[UP]: UNIFIED PRAISE (2005)
I've always been a fan of delirious?. I discovered their music one hot day in the summer of '98 when "Deeper" hit the US as a huge single. I spent the rest of that season devouring all the delirious? goodies I could grab.
A few summers later I found out about Hillsong through a local church. All I ever knew about the Australian body of believers was that they wrote, "Shout to the Lord." I was delighted to see that many other good congregational worship songs came from the church-and they were begging to be used in place of that ten-year-old chorus.
When I heard that these two groups came together to record a live album, I anxiously awaited the final product. I owned delirious?' Live and in the Can, and Hillsong records all their albums live, so I couldn't wait to hear the dynamics between the two groups in the live setting.
Unfortunately, the album doesn't feel like a marriage where both parties become one. The first half of the album has the Hillsong team leading the 20,000 attendees in their traditional worship songs (classics like, "I Give You My Heart," "Everyday," and "Free"). Then delirious? comes on stage to sing songs they've already recorded live ("Did You Feel the Mountains Tremble," "History Maker," and "What A Friend I've Found") and a few tracks from World Service ("Majesty" and "Rain Down"). Only "I Could Sing of Your Love Forever" and "What a Friend I've Found" showcase Darlene Zschech and Martin Smith singing a duet for the latter half of each track.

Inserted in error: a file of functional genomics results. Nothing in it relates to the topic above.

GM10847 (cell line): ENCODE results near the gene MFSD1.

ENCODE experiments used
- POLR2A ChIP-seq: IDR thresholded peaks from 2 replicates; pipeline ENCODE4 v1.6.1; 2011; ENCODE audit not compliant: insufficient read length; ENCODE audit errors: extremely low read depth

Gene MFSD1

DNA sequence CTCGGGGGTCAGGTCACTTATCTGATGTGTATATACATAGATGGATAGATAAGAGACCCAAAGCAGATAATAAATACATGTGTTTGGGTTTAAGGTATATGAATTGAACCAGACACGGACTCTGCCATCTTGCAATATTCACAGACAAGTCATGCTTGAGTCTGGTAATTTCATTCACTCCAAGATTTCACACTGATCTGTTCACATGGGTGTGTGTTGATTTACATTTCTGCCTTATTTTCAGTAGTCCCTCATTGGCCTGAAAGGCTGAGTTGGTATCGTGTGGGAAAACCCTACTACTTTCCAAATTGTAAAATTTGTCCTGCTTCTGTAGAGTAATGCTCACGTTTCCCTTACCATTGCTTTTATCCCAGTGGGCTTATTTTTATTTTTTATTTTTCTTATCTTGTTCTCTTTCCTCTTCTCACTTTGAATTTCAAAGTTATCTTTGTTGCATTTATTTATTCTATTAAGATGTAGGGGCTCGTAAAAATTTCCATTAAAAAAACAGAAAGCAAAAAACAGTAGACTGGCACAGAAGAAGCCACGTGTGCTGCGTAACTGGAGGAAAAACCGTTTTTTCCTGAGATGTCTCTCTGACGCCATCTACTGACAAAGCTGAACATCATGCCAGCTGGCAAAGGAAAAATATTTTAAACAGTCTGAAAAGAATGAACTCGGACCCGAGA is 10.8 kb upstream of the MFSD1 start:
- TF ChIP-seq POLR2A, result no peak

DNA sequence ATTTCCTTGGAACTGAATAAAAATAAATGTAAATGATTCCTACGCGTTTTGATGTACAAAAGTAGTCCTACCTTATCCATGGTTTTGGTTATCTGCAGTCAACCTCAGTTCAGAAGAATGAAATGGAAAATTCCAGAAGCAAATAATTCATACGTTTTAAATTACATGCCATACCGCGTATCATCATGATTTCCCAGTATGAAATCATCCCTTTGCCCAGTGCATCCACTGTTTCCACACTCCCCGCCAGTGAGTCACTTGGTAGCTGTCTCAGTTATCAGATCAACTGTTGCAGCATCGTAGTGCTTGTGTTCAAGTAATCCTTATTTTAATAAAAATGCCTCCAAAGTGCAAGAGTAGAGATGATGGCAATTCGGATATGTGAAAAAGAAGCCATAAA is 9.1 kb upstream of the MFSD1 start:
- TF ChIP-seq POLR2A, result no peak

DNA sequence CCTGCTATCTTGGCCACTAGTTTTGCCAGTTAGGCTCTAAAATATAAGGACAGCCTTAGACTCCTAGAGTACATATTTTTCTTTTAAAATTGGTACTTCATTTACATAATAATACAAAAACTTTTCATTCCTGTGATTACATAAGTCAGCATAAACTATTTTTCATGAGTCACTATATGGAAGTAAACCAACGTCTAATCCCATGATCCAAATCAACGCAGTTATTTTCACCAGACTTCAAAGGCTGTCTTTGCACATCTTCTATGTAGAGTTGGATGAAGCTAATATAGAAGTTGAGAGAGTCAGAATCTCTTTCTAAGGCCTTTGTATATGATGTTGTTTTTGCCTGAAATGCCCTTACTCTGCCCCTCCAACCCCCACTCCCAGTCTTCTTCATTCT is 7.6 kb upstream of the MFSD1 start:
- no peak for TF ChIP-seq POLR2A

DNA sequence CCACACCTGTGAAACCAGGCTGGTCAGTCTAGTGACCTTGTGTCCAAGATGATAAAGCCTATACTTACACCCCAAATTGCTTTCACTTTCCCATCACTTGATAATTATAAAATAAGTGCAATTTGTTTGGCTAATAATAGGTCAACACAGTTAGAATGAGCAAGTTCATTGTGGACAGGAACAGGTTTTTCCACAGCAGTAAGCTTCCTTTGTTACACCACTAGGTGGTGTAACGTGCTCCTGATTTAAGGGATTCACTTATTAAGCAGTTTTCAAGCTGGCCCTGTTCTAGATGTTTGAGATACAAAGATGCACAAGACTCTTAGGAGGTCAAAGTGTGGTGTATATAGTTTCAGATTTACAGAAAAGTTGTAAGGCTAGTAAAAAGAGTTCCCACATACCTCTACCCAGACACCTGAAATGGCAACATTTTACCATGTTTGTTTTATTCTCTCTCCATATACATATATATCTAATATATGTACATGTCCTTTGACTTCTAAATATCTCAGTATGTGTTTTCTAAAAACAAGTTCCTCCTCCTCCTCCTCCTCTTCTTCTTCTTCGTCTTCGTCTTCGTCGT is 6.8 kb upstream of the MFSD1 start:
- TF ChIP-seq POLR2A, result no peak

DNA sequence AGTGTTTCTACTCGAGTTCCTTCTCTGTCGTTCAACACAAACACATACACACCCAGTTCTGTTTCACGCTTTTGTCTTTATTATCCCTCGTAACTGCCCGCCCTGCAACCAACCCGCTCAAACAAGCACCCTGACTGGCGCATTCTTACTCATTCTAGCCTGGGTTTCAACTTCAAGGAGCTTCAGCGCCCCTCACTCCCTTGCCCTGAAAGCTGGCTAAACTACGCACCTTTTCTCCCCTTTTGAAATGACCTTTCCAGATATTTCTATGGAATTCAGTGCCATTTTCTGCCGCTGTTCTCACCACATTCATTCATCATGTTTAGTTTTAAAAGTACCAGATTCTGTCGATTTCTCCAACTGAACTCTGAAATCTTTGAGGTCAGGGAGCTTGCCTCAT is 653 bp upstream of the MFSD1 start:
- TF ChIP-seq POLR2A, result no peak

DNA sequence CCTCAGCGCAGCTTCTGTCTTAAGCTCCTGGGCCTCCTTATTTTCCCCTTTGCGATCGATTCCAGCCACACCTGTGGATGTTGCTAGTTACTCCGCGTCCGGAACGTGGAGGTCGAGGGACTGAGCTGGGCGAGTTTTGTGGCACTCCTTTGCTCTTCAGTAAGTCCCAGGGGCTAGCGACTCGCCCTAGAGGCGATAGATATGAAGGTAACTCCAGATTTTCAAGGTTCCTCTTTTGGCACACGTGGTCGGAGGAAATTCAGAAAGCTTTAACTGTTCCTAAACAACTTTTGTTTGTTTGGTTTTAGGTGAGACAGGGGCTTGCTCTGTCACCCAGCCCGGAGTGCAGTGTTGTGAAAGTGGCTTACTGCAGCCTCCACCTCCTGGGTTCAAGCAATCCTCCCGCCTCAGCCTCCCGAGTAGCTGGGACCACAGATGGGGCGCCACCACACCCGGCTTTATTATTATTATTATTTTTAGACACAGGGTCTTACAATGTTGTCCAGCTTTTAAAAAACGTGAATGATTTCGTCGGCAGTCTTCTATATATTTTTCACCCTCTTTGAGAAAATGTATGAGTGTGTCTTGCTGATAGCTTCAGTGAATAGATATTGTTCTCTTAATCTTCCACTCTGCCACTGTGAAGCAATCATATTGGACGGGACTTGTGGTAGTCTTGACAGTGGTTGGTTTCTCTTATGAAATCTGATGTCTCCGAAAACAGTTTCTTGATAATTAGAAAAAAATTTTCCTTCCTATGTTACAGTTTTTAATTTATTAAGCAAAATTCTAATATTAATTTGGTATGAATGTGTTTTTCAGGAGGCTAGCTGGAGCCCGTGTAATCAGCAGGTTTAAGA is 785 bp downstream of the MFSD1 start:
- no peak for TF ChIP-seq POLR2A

But other than this union, everything remains expected and unoriginal. I suppose this CD is good if you've never heard either band on a live recording. But if you're looking for good delirious? and Hillsong worship, I suggest picking up delirious?' Live and In the Can and one of the more recent Hillsong records. I would have liked to see Hillsong cover some delirious? classics, and vice versa, with a fresh vision for each track (perhaps a new time signature, additional instruments, varying melody lines/harmonies, things of this nature). They come close to this vision on the two tracks with Darlene and Martin's duet, but they could have gone so much further in their creative endeavors.
So is this album a complete disappointment? I wouldn't go so far as to say that. If you need an introduction to the work of these two separate worship leaders, this is the perfect CD for you. But if you're looking for something new from these Australian and British folks, keep on looking. The train came close, but it never did fully reach the station.
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